ray | 21 October 2021  

Greg, I think you concisely sum up the dilemma we have created, and Australia cannot hide behind falsehoods any longer. As a large exporter of coal and gas, we have a responsibility to find solutions and not hide behind mirrors.
For too long this Government has pretended that we had no responsibility- such is the coward's way of avoiding taking action.
Australia has much to offer in renewable energy solutions and we should promote ourselves as such, rather than hide ourselves under a bushel.
Kevin Rudd started well and would have succeeded if his party had backed him. Now is the time to back ourselves in the big problem mankind has created for itself.


JOHN WILLIS | 20 October 2021  

Thanks Greg. This is a very important article about a crucial issue facing humanity. Sadly, in response to this environmental disaster that we face, we have the two parties in the ruling coalition of the Australian government acting most irresponsibly. One has to ask why does our position on emissions have to depend on the National Party? It is well known that this party does not support the responsible farmers who want their soil and water to remain free of pollutants so that they can produce uncontaminated food. The Nationals only appear to want to support the mining and fracking corporations. The responsible farmers have taken a stand and established Farmers for Climate Action and they should be supported by all Australians who want urgent and effective action on emissions that are causing over 13 million premature deaths per annum and accelerating climate change.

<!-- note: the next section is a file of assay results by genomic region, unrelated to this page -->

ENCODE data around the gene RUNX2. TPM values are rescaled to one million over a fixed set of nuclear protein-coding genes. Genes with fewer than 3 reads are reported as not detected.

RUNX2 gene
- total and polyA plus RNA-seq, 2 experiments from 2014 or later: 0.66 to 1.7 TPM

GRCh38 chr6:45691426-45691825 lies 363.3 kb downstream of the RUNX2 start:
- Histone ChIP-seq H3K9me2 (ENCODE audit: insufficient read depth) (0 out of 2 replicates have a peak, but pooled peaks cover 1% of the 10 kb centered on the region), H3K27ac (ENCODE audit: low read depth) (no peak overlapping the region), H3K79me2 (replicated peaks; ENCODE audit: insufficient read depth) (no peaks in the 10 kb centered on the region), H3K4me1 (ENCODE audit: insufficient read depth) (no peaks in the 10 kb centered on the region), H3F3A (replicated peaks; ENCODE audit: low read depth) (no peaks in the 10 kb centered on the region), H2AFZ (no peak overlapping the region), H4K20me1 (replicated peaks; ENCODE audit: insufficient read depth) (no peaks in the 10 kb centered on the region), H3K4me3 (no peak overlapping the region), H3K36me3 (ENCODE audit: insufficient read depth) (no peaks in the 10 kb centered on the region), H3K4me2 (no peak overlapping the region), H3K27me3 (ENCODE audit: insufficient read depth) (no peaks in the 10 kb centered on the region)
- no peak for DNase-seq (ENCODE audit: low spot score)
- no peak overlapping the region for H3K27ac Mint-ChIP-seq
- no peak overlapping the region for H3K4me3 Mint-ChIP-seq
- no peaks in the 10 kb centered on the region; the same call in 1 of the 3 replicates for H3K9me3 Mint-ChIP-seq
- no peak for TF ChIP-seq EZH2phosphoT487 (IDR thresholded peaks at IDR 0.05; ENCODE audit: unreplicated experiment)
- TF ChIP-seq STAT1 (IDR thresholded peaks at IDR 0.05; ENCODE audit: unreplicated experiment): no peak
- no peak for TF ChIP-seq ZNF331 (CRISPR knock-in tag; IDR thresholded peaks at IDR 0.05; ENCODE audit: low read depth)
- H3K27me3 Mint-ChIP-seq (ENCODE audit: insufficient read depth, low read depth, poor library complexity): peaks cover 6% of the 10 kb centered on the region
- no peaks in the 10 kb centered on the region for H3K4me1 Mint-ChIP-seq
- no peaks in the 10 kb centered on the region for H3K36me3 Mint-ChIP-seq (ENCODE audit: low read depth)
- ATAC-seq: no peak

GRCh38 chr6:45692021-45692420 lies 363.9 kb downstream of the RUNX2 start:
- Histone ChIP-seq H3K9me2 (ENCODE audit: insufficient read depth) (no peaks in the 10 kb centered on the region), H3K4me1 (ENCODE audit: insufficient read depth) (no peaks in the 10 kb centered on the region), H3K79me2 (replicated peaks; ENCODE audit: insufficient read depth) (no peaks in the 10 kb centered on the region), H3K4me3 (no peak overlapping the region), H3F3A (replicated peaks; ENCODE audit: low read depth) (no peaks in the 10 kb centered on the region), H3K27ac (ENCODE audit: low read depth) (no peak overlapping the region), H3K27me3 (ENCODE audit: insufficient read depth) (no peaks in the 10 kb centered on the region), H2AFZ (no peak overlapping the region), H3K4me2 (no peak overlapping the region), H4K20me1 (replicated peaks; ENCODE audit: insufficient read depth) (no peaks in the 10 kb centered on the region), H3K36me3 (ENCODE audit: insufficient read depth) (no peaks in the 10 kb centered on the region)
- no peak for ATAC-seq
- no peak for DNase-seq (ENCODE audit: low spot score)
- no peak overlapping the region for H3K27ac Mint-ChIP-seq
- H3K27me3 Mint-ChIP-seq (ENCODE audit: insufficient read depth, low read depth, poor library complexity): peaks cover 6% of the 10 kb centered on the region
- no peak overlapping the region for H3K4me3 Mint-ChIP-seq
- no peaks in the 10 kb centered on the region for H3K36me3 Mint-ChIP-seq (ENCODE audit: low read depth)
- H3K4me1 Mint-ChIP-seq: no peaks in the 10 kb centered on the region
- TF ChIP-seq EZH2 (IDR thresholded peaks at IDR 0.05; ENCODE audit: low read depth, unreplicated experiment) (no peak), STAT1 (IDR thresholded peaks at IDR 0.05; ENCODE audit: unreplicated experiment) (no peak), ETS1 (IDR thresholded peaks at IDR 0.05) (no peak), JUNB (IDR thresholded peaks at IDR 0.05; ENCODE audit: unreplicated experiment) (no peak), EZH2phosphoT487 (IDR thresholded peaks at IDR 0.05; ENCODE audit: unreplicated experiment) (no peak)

Under the LNP coalition in recent times, Australia has become an international pariah because of government inaction on this major problem Ironically, Scott Morrison has virtually been forced by leaders of the US and Britain to attend the UN Climate Change Conference in Glasgow. It could be that Charlie Windsor - aka Prince Charles, the man who is predicted to be the next king of Britain - may have also played a part in getting Morrison to attend! What an irony! The LNP Coalition has always supported the continuing Australian connection to the British royalty and even a key member of that institution has admonished the LNP's irresponsibility. Will this help Australia to become an independent and non-aligned republic? Personally, I hope it does, but the main game is how effective humanity is going to be in eliminating emissions for the viability for future generations. And our leaders should be playing a far more responsible role in that process.


Andrew (Andy) Alcock | 20 October 2021  
Show Responses

Andy, I agree with your opinion/assessment of the National Party, which seems to be acting only of the mining companies, especially the gas companies, which are pushing for fracking. In the U.S.A. the fracking for gas has contaminated the land and water the most valuable assets we have.
This National Party of Australia is acting against the interests of farmers, who are being asked to re-elect these same politicians come the election due by May 2022. Why should they?


JOHN WILLIS | 22 October 2021